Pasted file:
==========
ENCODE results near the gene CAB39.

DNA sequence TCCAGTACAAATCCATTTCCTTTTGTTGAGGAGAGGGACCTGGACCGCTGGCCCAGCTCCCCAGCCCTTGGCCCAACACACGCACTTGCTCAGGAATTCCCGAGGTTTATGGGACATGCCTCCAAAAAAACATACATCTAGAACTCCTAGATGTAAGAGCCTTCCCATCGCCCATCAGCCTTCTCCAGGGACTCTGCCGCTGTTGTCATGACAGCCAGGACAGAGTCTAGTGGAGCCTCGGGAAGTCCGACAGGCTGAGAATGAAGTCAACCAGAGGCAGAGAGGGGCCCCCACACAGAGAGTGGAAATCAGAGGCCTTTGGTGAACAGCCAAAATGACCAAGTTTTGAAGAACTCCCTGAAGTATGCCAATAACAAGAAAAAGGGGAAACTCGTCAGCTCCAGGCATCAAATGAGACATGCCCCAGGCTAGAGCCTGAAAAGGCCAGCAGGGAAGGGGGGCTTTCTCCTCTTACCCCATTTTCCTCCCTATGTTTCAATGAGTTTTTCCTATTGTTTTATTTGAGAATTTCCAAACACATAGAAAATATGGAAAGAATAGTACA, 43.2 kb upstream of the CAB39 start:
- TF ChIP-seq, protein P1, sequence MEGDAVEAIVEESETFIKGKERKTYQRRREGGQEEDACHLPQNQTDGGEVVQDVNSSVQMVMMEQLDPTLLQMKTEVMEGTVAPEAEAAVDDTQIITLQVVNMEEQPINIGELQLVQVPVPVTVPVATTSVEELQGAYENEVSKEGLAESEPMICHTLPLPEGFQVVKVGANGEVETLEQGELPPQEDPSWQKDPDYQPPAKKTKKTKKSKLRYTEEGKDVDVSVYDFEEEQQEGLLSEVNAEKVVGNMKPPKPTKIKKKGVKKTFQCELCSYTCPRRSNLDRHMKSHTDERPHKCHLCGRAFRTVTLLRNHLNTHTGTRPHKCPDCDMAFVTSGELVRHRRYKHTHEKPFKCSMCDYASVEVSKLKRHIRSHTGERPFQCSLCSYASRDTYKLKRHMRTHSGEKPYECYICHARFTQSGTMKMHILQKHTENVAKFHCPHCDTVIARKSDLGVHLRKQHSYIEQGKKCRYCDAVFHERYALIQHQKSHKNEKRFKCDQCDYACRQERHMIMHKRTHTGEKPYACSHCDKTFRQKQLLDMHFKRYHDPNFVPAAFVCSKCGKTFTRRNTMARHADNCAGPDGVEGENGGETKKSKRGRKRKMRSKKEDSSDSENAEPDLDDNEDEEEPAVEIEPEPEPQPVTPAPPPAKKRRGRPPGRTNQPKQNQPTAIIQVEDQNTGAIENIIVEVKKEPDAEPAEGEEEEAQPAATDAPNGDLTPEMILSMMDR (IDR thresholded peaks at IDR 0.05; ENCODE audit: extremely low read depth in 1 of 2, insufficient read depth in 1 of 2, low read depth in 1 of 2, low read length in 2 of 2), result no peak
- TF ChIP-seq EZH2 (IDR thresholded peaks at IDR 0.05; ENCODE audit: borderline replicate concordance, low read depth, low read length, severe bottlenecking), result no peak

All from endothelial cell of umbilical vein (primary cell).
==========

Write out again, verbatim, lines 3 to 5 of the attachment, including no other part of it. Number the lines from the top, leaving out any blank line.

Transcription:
- TF ChIP-seq, protein P1, sequence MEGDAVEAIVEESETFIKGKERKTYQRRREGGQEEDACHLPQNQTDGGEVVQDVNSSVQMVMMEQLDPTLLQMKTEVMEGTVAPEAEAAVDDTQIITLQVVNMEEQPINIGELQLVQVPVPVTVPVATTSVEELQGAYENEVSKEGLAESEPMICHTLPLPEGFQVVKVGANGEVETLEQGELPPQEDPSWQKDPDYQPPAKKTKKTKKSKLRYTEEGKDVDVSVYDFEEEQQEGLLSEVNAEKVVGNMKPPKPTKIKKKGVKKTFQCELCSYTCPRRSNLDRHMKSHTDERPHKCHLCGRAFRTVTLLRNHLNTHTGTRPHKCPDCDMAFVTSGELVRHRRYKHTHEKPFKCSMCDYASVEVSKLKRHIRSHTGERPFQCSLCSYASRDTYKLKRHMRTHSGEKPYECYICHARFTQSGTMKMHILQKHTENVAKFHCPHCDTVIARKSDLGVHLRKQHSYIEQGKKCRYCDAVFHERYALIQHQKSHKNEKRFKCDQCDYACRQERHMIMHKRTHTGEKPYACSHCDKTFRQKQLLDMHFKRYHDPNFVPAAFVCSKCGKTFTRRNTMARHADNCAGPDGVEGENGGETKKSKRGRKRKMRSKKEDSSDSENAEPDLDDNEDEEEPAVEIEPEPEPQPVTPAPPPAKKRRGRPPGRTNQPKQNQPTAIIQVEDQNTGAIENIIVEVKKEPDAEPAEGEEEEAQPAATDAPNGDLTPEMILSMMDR (IDR thresholded peaks at IDR 0.05; ENCODE audit: extremely low read depth in 1 of 2, insufficient read depth in 1 of 2, low read depth in 1 of 2, low read length in 2 of 2), result no peak
- TF ChIP-seq EZH2 (IDR thresholded peaks at IDR 0.05; ENCODE audit: borderline replicate concordance, low read depth, low read length, severe bottlenecking), result no peak

All from endothelial cell of umbilical vein (primary cell).